Setting environment variables

How to see and set your environment variables

Print all your current environment variables with 

$ printenv

See a the value for a specific variable with echo

$ printenv <YOUR_VARIABLE> or $ echo $<YOUR_VARIABLE>

For example:

$ printenv MY_API_KEY or $ echo $MY_API_KEY

How do I set the variable temporarily?

This will set your variable for ONLY your current shell session

$ export <YOUR_VARIABLE>=some-secret-pattern

You can also prepend values to a currently set variable

$ export <YOUR_VARIABLE>=some-secret-pattern:$<YOUR_VARIABLE>

This is why you see export PATH statements like this

export PATH=/usr/local/mysql/bin:$PATH

This is actually prepending /usr/local/mysql/bin to the existing PATH

How do I set the variable permanently?

You can run the same start up export command with every shell session if you put this in your .bash_profile

export <YOUR_VARIABLE>=some-secret-pattern

* Make sure you source your bash_profile to see the changes

$ source ~/.bash_profile

How do I see it in my code?

Using your node shell:

node> console.log(process.env)

Using your python shell

python> import os; print os.environ

Installing postgres with brew + basics

Step 1: Install postgres

brew install postgres

Step 2: Start postgres server

brew services start postgresql

Step 3: create a database called book

createdb book

list your tables with: \l

Step 4: opened the database shell instance for “book”

psql book

Step 5: create a table

create table dids (

body text, date timestamp, code text);

list your tables with: \dt

Step 6: add some rows


INSERT INTO dids (body, date)

VALUES ('paired with core', NOW());

INSERT INTO dids (body, date)

VALUES ('remembered that SQL is SINGLE QUOTES ONLY', NOW());


OOPS – we forgot to add a primary key

Step 7: Add a column before wreck yourself

alter table dids add column id serial primary key;

look at the table schema with: \d <table_name>

Step 8: Query your new database!

select * from dids


Installed with:

Homebrew 1.7.1

postgres (PostgreSQL) 10.4

Heroku: Node, Express, PostgreSQL Setup

Step 1: Install Heroku

Install the heroku cli with homebrew

$ brew install heroku/brew/heroku

Check your heroku installation: 

$ heroku --version

Note: heroku will check for the latest version every* time you run the command

Check what apps you have already created:

$ heroku apps

Step 2: Create a new named heroku app

$ heroku create <app_name>

If you run this command with the <app_name> heroku will choose a new random name for you.

In the picture above, is the new url for your blank app.

* this is the default site for your new app that sends a 502 HTTP code

Check that your app has been created

$ heroku apps

Step 3: Initialize your app to your heroku git url

Create a folder, cd into it and initialize your git repo.

$ mkdir theptrk; cd theptrk; git init

You now need to set up your git remote url

“””With Github you might be used to using the word origin to mean your Github url, but the convention for heroku is to name this remote “heroku”. Note that this remote name is completely arbitrary and has nothing to do with the platform or url or anything.”””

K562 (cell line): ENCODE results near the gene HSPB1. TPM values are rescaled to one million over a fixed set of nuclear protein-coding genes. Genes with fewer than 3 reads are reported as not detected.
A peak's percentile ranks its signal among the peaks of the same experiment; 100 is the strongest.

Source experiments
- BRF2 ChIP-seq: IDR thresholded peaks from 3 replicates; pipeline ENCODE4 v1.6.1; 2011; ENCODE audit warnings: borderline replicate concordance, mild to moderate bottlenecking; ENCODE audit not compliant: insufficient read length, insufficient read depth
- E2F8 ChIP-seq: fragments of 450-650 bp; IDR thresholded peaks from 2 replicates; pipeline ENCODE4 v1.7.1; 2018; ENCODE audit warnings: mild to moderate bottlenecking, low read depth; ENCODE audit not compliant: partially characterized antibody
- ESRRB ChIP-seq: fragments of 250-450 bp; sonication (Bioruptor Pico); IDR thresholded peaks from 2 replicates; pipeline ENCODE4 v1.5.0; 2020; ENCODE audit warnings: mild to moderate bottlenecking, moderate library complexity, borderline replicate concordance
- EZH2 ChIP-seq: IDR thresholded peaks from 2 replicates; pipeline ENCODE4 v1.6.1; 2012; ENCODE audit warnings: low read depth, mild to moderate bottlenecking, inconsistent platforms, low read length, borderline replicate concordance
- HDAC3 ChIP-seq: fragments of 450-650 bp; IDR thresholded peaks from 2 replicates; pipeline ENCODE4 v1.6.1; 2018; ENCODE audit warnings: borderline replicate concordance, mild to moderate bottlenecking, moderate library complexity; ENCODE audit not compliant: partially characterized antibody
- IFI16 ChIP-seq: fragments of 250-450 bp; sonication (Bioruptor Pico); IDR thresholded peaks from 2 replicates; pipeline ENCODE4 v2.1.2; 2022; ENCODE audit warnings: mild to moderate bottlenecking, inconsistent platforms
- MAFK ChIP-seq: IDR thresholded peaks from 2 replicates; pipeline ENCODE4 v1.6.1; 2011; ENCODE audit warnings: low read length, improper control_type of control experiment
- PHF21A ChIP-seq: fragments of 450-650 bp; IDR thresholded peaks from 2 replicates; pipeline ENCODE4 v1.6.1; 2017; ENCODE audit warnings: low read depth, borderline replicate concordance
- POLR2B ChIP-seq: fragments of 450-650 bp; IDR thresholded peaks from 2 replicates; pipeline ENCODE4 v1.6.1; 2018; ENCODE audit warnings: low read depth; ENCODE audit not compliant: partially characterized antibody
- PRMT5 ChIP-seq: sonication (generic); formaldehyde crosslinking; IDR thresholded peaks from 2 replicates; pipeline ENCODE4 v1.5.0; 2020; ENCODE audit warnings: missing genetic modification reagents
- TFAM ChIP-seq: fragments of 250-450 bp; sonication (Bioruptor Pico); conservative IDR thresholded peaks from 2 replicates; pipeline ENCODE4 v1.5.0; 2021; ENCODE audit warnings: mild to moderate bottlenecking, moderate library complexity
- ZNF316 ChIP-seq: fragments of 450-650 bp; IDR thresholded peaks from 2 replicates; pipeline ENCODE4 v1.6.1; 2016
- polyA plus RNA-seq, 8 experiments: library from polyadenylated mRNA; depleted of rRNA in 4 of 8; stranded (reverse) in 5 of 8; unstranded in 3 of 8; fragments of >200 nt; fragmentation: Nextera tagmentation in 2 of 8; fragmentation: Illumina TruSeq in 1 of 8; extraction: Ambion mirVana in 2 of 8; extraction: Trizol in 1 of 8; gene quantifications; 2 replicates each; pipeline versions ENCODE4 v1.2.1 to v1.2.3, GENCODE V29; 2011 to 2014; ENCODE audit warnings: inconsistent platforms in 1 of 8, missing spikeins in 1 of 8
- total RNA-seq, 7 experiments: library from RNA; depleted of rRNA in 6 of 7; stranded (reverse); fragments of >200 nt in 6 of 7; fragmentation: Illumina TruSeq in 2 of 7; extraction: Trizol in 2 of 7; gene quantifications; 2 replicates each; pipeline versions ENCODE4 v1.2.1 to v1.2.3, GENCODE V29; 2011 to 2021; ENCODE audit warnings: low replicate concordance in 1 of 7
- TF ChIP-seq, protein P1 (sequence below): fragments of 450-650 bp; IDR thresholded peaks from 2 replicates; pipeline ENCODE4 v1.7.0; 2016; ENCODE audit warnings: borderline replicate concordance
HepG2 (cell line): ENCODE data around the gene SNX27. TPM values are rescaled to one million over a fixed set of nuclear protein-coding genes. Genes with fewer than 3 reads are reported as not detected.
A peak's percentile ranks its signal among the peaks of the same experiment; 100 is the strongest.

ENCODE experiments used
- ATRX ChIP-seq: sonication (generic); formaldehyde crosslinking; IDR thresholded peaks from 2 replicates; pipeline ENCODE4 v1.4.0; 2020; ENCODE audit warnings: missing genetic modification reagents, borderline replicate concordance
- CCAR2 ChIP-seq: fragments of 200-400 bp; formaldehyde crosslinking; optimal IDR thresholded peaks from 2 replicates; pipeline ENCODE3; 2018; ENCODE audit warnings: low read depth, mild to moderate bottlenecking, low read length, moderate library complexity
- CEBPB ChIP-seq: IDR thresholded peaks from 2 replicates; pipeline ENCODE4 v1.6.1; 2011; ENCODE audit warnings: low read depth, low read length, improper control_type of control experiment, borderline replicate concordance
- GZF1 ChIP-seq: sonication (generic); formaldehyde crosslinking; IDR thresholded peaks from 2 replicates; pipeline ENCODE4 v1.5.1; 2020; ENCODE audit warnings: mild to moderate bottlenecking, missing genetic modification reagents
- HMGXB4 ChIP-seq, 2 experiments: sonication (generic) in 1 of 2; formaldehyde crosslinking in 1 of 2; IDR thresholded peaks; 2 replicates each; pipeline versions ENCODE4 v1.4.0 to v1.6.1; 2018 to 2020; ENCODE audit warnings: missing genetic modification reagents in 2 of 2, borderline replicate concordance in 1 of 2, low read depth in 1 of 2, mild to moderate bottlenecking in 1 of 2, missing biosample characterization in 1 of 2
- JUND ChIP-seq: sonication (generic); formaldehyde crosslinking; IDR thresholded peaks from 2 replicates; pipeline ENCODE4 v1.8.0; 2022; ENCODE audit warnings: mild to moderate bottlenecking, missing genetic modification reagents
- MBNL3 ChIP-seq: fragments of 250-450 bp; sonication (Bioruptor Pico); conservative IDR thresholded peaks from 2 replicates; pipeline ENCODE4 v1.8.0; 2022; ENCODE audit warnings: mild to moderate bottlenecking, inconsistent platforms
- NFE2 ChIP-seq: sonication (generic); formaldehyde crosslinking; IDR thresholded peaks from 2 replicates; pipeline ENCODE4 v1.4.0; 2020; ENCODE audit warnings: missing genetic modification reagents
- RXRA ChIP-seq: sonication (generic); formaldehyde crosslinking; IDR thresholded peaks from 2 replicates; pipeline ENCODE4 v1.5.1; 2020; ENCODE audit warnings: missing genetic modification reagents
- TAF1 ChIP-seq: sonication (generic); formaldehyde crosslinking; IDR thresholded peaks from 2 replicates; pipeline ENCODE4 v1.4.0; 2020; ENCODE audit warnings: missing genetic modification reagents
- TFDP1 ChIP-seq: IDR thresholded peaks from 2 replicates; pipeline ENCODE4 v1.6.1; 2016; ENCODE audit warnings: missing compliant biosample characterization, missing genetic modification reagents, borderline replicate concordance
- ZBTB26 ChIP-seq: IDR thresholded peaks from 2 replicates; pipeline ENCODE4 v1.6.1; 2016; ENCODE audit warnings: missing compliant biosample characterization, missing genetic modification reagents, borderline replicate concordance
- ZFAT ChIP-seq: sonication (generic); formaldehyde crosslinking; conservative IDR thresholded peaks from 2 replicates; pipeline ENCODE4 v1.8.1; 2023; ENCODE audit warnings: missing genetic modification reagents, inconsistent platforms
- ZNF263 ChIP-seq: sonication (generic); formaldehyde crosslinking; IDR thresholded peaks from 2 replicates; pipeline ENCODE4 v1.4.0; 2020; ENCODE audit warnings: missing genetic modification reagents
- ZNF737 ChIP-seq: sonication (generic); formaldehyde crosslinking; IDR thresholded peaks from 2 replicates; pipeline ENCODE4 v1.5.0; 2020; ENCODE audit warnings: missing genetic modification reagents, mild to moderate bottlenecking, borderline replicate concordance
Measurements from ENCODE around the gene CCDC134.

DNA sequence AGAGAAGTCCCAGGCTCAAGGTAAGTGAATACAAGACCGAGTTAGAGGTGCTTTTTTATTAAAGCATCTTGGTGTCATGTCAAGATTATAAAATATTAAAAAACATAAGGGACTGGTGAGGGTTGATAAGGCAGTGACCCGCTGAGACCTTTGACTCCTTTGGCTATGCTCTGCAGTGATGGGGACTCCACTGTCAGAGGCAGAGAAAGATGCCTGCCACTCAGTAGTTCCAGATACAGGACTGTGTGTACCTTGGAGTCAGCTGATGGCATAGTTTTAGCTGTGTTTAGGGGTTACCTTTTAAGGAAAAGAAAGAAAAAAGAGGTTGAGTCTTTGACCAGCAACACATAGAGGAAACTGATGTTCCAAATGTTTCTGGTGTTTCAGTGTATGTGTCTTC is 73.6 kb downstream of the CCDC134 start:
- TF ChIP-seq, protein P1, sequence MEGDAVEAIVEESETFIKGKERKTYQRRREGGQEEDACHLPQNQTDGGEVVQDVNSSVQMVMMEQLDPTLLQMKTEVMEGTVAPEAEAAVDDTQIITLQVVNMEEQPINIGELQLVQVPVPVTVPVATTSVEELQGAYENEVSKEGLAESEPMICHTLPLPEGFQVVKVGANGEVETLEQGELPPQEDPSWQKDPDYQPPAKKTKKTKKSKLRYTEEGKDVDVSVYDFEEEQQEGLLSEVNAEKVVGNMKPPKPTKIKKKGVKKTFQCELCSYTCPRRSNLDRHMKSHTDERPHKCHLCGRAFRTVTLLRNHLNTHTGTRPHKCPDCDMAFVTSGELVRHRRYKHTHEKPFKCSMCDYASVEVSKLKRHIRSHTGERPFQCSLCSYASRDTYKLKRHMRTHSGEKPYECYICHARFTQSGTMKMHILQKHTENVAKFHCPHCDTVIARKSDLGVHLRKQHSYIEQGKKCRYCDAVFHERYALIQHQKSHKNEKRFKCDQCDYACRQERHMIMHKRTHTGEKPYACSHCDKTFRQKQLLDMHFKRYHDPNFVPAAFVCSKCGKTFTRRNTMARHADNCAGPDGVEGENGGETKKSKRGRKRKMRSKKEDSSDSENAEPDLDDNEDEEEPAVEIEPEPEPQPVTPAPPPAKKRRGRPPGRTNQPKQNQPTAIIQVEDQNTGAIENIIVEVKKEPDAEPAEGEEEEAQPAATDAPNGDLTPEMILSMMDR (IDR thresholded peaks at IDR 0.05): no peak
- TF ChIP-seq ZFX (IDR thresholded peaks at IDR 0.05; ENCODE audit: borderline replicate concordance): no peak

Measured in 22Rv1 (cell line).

Use git remote --verbose to check if you have any remote urls set up. There should be none

Get your apps “info” with info

$ heroku info <app_name>

With your git url add your remote:

$ git remote add heroku <git_url>

$ git push --set-upstream heroku master

* Notice that once you set this and push, you no longer need to specify the --app=<app_name>

** Note that heroku commands return different things depending on where you are.


Step 4: Set up node.js, install express.js

Create a package.json 

This file will be used by node/npm to indicate meta data, dependencies and other project level info

$ npm init

Install express.js

$ npm install express --save

Set the node version package.json to the one on your local machine.

You can check your local version with $ node --version

"engines": {
   // use your local version to stay consistent
   // if you want to push a newer node version, update your local node version
   // use nvm for the best way to handle local node versions
  "node": "10.6.0"

Create a “start” script

This is the script which is run whenever the command npm start is run.

Heroku will use this “start’ script as the default script if no Procfile is found.

"scripts": {
  "start": "node index.js"

curl express hello world (link)

curl -L > index.js

Run this server locally with 

$ heroku local web or $ npm start

Check out your website at http://localhost:5000/

At this point, you can git push heroku master

Step 5: Installing PostgreSQL instance for your app

Postgres instances are created and assigned to individual apps as “add-ons”.

Use this command to see all your existing add-ons.

$ heroku addons

** Note that heroku addons performs differently depending on where you are. If heroku recognizes that you are in a heroku app, it will only show you the add-ons for only that app. cd to a directory that is not a heroku app (say your home directory) and heroku will show you all add-ons for your account.

Create your PostgreSQL instance: